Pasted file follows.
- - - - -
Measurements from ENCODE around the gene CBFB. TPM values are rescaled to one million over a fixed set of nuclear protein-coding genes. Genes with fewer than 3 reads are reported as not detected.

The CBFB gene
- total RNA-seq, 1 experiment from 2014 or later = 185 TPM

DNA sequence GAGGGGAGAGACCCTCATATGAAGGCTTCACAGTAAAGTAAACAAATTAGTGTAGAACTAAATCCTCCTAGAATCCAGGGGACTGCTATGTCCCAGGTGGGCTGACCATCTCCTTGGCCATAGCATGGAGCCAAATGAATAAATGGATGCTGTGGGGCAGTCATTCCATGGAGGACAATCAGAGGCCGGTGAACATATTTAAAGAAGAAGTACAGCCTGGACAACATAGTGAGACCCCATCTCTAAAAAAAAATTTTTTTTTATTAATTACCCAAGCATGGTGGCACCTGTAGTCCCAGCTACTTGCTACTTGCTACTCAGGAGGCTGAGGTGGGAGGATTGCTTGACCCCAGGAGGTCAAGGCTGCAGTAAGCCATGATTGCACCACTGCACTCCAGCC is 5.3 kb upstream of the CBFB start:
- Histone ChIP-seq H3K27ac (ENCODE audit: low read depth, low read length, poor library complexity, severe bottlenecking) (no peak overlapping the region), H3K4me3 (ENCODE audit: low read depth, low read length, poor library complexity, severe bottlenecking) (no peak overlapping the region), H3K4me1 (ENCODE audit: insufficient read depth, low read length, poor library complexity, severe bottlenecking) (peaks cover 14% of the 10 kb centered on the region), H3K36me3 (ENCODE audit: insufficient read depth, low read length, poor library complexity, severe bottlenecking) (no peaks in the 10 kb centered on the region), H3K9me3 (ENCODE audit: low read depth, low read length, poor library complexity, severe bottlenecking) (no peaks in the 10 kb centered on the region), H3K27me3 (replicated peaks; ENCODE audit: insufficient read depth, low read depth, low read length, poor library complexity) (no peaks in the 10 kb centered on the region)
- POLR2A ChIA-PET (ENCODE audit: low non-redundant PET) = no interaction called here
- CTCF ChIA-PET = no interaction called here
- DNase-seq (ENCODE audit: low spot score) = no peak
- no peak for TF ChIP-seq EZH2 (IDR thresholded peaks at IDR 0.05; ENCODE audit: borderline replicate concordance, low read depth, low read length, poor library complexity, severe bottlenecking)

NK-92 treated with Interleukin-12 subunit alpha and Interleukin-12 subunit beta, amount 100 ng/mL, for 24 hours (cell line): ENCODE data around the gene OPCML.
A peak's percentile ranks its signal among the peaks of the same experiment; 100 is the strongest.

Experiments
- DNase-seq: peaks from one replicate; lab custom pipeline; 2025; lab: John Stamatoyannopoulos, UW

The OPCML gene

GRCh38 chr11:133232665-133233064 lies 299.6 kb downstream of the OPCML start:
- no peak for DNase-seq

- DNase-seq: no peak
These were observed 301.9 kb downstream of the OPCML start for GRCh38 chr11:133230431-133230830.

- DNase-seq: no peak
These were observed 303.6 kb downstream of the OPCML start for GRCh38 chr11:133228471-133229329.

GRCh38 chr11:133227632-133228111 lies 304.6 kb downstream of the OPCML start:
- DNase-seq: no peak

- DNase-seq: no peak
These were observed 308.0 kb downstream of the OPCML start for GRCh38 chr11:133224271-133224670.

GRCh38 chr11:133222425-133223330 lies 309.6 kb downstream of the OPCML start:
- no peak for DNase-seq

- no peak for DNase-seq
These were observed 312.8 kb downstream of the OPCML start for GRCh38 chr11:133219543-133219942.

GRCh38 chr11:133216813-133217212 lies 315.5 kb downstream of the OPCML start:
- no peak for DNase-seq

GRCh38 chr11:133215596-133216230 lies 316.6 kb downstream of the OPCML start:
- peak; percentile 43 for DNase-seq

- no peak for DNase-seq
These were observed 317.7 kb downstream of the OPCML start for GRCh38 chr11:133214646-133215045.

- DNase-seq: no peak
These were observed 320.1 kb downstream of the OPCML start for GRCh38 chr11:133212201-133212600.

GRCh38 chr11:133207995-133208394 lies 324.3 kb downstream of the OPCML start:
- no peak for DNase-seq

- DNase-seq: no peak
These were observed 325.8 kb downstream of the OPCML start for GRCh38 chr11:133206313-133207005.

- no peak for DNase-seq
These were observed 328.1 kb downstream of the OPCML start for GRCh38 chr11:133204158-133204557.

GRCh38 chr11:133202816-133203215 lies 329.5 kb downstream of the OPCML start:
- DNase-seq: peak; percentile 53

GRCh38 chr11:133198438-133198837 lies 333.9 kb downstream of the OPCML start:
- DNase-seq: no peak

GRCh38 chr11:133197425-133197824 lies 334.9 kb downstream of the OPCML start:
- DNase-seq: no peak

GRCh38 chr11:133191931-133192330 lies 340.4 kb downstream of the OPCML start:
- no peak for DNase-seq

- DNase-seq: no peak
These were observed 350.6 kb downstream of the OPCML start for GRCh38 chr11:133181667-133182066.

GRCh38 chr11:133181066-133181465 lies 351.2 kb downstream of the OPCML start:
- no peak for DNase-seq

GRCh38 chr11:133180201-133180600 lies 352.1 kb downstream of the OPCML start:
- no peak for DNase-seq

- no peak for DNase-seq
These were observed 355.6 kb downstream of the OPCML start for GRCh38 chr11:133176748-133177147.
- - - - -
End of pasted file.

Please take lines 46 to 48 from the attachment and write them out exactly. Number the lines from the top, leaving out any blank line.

- DNase-seq: no peak

GRCh38 chr11:133197425-133197824 lies 334.9 kb downstream of the OPCML start:
- DNase-seq: no peak